Being from the Bronx, I grew up under the notion that the majority of people went to either public or charter schools and that the very select few, AKA rich white people, had gone to boarding or private schools. The notion of going to a private school and dorming was something that I thought would only be accessible to me through TV, namely Zoey 101, which is a popular show that takes place while the students are at boarding school. It seemed to me that I would just carry out my K-12 years in public school, which I wasn’t really mad or disappointed about. Though it would’ve been amazing to have that kind of experience, I didn’t really dwell on that thought too much as it simply wasn’t realistic. Without even being aware of it, limiting my own potential and “coming to terms with reality”. For me, attending a prestigious school was the same thing as being a millionaire, just a fun little dream. As a kid, in my eyes I had the same chance of being a millionaire as becoming my favorite character from the cartoon shows I watched. With this idea in mind, it wouldn’t make sense to be mad at not being able to attend private or boarding schools because at the end of the day, it’s just not possible.
Don’t get me wrong, public school in of itself isn’t a bad thing, it’s quite good if anything. It allows for kids to learn, socialize, and be protected all while letting their parents do their own thing as well while their kids are in school. The problem lies in the structure of said public school. I can’t say whether funding or staff plays the bigger role in why so many of them fail to benefit our children, but what I can say is that it’s been a longstanding problem that has yet to be solved. The only choice that some minorities have is to carry out their K-12 years in a public school that may not be best suited for them. Even as a kid in elementary school I could see the problems plaguing our public school system. Speaking from my own experience, typically there was one class of kids, usually dubbed the “honors class”, that received more attention and a more rigorous curriculum. While this may seem unfair at first, there was reasoning behind it.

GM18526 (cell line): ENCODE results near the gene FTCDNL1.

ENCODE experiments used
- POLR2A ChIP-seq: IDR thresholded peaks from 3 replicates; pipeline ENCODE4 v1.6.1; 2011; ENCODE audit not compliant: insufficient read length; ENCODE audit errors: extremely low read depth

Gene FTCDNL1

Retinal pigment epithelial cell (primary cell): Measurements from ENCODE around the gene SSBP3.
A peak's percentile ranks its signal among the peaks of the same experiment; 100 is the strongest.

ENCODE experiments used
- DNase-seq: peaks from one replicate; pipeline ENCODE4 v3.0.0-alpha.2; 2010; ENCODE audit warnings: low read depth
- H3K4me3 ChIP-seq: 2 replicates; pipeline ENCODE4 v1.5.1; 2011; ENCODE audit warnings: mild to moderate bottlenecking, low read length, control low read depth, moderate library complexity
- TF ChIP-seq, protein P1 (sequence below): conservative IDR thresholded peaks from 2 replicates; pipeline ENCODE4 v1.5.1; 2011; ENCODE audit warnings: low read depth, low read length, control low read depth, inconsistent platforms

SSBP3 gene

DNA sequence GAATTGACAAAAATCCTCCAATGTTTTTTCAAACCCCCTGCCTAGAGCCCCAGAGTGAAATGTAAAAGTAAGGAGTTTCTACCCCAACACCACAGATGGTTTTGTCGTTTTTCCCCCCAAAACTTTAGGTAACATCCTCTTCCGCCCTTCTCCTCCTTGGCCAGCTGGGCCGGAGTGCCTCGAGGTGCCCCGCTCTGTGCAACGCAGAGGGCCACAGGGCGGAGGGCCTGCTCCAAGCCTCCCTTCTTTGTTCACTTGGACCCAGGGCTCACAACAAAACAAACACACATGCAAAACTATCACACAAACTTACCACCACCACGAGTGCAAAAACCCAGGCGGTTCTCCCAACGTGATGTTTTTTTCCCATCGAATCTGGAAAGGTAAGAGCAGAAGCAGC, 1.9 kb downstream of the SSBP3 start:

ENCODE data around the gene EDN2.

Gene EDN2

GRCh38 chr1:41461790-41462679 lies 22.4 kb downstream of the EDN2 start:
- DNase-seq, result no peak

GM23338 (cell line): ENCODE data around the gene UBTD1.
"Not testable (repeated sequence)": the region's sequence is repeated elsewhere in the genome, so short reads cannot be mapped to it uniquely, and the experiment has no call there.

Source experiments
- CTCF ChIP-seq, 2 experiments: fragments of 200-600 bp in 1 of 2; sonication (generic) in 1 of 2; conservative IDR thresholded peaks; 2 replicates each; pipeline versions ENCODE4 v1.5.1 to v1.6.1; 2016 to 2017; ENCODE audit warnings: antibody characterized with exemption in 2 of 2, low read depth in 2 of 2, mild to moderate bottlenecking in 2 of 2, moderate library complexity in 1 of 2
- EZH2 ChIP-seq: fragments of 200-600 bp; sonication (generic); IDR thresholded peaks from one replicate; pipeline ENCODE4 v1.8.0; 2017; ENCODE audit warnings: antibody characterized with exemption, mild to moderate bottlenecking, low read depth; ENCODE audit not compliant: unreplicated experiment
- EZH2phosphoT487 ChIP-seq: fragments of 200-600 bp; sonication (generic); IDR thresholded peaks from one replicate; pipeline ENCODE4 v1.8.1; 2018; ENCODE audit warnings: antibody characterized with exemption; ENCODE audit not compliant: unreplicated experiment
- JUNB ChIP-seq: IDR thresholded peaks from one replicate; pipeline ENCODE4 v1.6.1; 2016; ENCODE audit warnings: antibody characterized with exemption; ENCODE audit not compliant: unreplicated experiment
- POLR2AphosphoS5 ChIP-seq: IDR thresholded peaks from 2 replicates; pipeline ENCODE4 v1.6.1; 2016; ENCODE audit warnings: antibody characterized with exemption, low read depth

The stigma behind public schools and kids misbehaving is one that I have encountered first hand, with kids disrespecting teachers and fighting each other frequently. Instead of trying to reform the kids, which some teachers actually take the time to do, what the school system would rather do is take the unproblematic kids who are doing good and separate them from the “bad seeds” in order to not jeopardize their education. In theory there’s nothing wrong with this practice. Where the problem lies is that there are many instances where kids who aren’t “bad seeds” get left behind and as a result, get mediocre education even though they can perform at a higher level, they just need a little push. Being in a class with the “bad seeds” and getting mediocre education may instill in their minds that that’s all they’re good for. I’ve had many friends who were excelling in the non honors class in elementary school but still weren’t promoted to join us in honors, which I personally felt was unfair. Obviously there were some instances where someone from the non honors class would join us in the honors class due to stellar academics and vice versa, but it wasn’t as common as it should’ve been. If anything, it shouldn’t have been like that at all. To lock a higher education behind one class per grade instead of having all the classes be taught at that level in of itself is limiting how much they can learn and accomplish. From my time in a private highschool, this was nowhere near the case: the disparity was alarming.
Having an honors class program isn’t the problem, having the non honors classes receive subpar education is. When it comes to education at least, your potential is for the most part set in stone depending on where you go for elementary school. There are some instances in which you can play with the cards you’ve been given and still win, but when you’ve been taught that a bad hand means you lost, what else are you to do but give up?